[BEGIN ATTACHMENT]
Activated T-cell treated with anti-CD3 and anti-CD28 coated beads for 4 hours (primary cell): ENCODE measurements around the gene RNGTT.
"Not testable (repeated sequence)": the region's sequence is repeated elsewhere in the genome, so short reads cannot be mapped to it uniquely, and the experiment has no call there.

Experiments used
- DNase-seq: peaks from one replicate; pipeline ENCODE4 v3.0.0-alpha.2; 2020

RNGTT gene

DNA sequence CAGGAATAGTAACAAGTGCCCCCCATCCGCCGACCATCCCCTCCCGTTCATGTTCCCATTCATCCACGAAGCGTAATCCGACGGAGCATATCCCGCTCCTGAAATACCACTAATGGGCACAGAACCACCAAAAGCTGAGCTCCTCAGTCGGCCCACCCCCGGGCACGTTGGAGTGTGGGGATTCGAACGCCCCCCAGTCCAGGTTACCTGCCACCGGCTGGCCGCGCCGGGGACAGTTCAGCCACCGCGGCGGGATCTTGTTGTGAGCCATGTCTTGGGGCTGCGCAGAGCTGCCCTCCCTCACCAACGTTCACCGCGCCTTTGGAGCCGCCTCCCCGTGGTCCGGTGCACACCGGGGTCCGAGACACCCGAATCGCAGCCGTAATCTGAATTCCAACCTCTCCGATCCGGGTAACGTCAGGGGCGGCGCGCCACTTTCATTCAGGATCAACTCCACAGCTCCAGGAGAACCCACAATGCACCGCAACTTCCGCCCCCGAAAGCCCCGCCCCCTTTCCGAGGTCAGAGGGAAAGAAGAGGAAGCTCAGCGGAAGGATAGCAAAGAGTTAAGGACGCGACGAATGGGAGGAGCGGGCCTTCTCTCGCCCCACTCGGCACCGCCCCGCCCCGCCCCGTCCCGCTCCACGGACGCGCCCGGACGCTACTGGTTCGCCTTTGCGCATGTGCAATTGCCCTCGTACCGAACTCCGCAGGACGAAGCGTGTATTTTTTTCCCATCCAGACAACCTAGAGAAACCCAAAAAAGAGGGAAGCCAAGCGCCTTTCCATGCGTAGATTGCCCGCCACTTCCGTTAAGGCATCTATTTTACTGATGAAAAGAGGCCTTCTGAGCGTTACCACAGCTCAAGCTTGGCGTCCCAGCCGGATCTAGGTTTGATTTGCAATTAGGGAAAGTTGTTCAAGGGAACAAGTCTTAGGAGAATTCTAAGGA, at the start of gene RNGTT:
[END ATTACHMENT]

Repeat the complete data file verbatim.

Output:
Activated T-cell treated with anti-CD3 and anti-CD28 coated beads for 4 hours (primary cell): ENCODE measurements around the gene RNGTT.
"Not testable (repeated sequence)": the region's sequence is repeated elsewhere in the genome, so short reads cannot be mapped to it uniquely, and the experiment has no call there.

Experiments used
- DNase-seq: peaks from one replicate; pipeline ENCODE4 v3.0.0-alpha.2; 2020

RNGTT gene

DNA sequence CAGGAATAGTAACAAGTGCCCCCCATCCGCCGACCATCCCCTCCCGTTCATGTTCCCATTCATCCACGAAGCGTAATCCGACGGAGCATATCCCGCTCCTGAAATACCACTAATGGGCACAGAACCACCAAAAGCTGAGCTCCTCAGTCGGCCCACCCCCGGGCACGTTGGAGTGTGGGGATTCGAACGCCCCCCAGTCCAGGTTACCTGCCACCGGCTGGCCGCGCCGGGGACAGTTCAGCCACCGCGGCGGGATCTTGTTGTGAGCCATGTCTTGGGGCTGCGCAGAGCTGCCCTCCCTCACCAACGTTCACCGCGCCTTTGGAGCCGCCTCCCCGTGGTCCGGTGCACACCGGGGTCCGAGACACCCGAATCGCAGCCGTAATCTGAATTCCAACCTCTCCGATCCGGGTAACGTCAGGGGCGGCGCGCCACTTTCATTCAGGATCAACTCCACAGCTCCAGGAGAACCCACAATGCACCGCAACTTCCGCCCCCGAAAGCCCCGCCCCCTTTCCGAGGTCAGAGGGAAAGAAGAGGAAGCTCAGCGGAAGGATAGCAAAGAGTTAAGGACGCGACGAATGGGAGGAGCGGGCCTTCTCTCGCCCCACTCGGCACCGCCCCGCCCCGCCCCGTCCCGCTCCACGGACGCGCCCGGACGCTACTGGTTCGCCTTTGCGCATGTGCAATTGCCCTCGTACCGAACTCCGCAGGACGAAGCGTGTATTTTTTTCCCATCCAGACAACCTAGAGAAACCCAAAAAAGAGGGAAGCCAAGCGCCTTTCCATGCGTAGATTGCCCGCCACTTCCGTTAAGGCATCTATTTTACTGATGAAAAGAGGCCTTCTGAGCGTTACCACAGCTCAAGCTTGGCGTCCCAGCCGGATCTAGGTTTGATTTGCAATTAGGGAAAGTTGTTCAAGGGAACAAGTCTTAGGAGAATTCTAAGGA, at the start of gene RNGTT: